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Many have heard the old saying “you are what you eat.”
On the cover of TacocaT’s second full-length album “NVM,” we get some visual food for thought – a colorful collection of bubblegum balls clueing listeners in for what’s in store once they click play: a mouthful of catchy tracks sweetened with sugary vocals swirled with sticky punk riffs.
With “NVM,” there are plenty of ballads to chew on as you embark on your travels or for when you’re just hanging back at home, lying facedown on the bed.
But not every track on the album leaves a sweet aftertaste; while the bouncy choruses and cheery beats reign in every song, TacocaT also sprinkles in some controversial topics that’ll be hard to swallow for the prude or the misogynist.
Hailing from Seattle, Wash., one of two notorious birthplaces of the ’90s Riot Grrrl movement in Washington, TacocaT’s overall image and content channels its “riotgrrrl” roots, yet incorporates a free-spirited nonchalantness, a refreshing ingredient to the sound.
Their sugary sounding demeanor doesn’t sour their message or politics; just ask fellow Washingtonian, iconic feminist and lead singer of pioneer riot grrrl band Bikini Kill’s Kathleen Hanna.
On her blog, Hanna gave TacocaT props and a shout out: “Thanks for making my morning a little sunnier TacocaT!!!”
Furthermore, Hanna applauds TacocaT’s bassist Bree McKenna on her article “Sexist Queers,” which was published in The Stranger, Seattle’s free, weekly alternative newspaper.
In it, she tackles an issue still present in a male-dominated music scene: Because TacocaT’s female members outnumber the male members three to one, they get branded as “pretty good for a girl band.”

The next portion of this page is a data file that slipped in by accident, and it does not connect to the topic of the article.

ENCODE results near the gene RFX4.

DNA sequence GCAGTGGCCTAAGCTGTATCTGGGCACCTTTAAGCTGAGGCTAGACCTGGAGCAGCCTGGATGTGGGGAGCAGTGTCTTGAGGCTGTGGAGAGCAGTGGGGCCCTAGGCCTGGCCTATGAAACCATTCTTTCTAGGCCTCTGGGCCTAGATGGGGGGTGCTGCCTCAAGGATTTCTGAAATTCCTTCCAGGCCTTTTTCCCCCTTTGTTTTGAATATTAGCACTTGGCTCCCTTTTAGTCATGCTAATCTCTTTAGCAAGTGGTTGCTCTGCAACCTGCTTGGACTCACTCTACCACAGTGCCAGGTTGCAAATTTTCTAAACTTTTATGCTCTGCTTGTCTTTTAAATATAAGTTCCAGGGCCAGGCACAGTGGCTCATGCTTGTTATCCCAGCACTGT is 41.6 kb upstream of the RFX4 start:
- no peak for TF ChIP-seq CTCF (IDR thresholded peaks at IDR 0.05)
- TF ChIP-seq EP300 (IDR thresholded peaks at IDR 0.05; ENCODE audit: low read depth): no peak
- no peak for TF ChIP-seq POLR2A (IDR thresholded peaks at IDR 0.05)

The ninth track, “Hey Girl,” dives into the issue of catcalling.
In the song, our female protagonist can’t walk down the street without catching the undressing eyes of nearby sweaty construction workers.
Her response? She could care less. Sarcastically, she asserts, “Oh it helps my self-esteem/ ’Cause you finally noticed me.”
Catcalling isn’t a form a flattery, especially when there’s a power dynamic involved just as she states in the lyrics, “Who do you think you are/ Yelling at me from your car.”
TacocaT won’t be anyone’s lusty eye candy or told how to behave – especially during that time of the month.
Which leads us into the third track, “Crimson Wave” – definitely my new favorite song about the menses.
Drawing from my own listening experience, it’s gotta be the catchiest song about menstruation out there. They won’t let it drag them down either.
In “Crimson Wave,” they paint us a lively picture of the ball they’re having – drinking white wine and downing Vicodin as remedies (not exactly the kind of advice featured in glossy women’s magazines).
The song is coupled with their music video already online, where they’re frolicking on the beach with periwinkle hair and dancing crustaceans’ mascots.
Although TacocaT handles conventional issues in a modern girl’s life like the menses and street harassment, they also get personal and visit topics like apathetic exes and failed romantic encounters.
But make no mistake; she’s not asking for your sympathy.
She demands vindication. And she’ll rip him to shreds to get it, like in “Pocket Full of Primrose”.
Occasionally on “NVM,” TacocaT slips away from the punk and slick-pop approach, dressing up tracks like “Party Trap” and “Psychedelic Quinceanera” with the occasional spunky horn, somewhat reminiscent of third-wave ska. Or something you’d hear in No Doubt’s 1995 “Tragic Kingdom.”
Rest assured, a daily dose of TacocaT’s “NVM” will satisfy your power-pop sweet tooth without the worry of cavities, considering all the tracks off “NVM” are quick and concise nuggets of fun, clocking in at a mere one to two minutes each.
Combining a love for furry animals and Mexican entrees in their name, TacocaT is a superb palindrome for them because just like how you can spell TacocaT forward and backward and get the same result, listening to “NVM” from start to finish, you’ll just want to play track No. 1 and repeat it all over again.